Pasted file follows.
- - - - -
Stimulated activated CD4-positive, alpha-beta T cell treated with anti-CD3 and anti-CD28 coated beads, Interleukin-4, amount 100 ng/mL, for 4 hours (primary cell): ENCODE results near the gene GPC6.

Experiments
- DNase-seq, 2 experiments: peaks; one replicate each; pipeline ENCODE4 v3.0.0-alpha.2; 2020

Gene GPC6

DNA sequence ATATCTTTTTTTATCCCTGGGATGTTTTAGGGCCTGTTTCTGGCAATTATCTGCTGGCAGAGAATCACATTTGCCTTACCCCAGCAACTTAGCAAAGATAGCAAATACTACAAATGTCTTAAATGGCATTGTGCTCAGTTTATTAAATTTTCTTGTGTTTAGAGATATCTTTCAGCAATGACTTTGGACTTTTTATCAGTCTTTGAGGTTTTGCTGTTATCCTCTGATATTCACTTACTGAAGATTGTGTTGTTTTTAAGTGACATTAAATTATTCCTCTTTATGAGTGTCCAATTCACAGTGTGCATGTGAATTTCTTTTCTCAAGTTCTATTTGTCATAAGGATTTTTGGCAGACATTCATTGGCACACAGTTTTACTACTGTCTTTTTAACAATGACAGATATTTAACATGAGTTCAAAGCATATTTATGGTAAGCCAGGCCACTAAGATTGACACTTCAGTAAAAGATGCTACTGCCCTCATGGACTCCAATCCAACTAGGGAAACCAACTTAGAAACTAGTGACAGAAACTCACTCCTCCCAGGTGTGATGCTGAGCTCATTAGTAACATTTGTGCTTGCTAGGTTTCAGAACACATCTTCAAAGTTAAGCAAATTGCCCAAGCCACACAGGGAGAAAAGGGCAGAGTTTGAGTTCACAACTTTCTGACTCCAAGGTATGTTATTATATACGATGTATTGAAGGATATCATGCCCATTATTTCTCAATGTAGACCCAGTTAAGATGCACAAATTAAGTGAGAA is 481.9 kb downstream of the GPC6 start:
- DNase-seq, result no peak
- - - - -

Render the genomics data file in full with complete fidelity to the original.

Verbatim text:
Stimulated activated CD4-positive, alpha-beta T cell treated with anti-CD3 and anti-CD28 coated beads, Interleukin-4, amount 100 ng/mL, for 4 hours (primary cell): ENCODE results near the gene GPC6.

Experiments
- DNase-seq, 2 experiments: peaks; one replicate each; pipeline ENCODE4 v3.0.0-alpha.2; 2020

Gene GPC6

DNA sequence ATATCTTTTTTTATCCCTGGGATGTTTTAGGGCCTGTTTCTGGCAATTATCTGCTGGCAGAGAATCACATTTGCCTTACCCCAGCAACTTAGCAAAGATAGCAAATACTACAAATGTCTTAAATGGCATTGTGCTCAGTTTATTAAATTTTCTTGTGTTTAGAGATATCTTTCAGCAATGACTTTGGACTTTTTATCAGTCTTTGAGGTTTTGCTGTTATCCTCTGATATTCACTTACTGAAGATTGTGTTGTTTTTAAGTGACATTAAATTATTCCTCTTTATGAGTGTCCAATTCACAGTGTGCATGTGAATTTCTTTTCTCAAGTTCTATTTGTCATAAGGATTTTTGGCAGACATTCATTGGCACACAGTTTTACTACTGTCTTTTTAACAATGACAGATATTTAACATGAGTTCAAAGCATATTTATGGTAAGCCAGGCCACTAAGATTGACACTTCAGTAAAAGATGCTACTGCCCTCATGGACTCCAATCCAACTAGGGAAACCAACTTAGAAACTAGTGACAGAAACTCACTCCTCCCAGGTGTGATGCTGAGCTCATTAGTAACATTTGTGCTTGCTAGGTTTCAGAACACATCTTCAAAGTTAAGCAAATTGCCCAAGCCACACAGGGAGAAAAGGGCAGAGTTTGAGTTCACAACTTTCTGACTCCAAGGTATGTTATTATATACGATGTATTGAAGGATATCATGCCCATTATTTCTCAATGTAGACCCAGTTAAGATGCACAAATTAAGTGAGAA is 481.9 kb downstream of the GPC6 start:
- DNase-seq, result no peak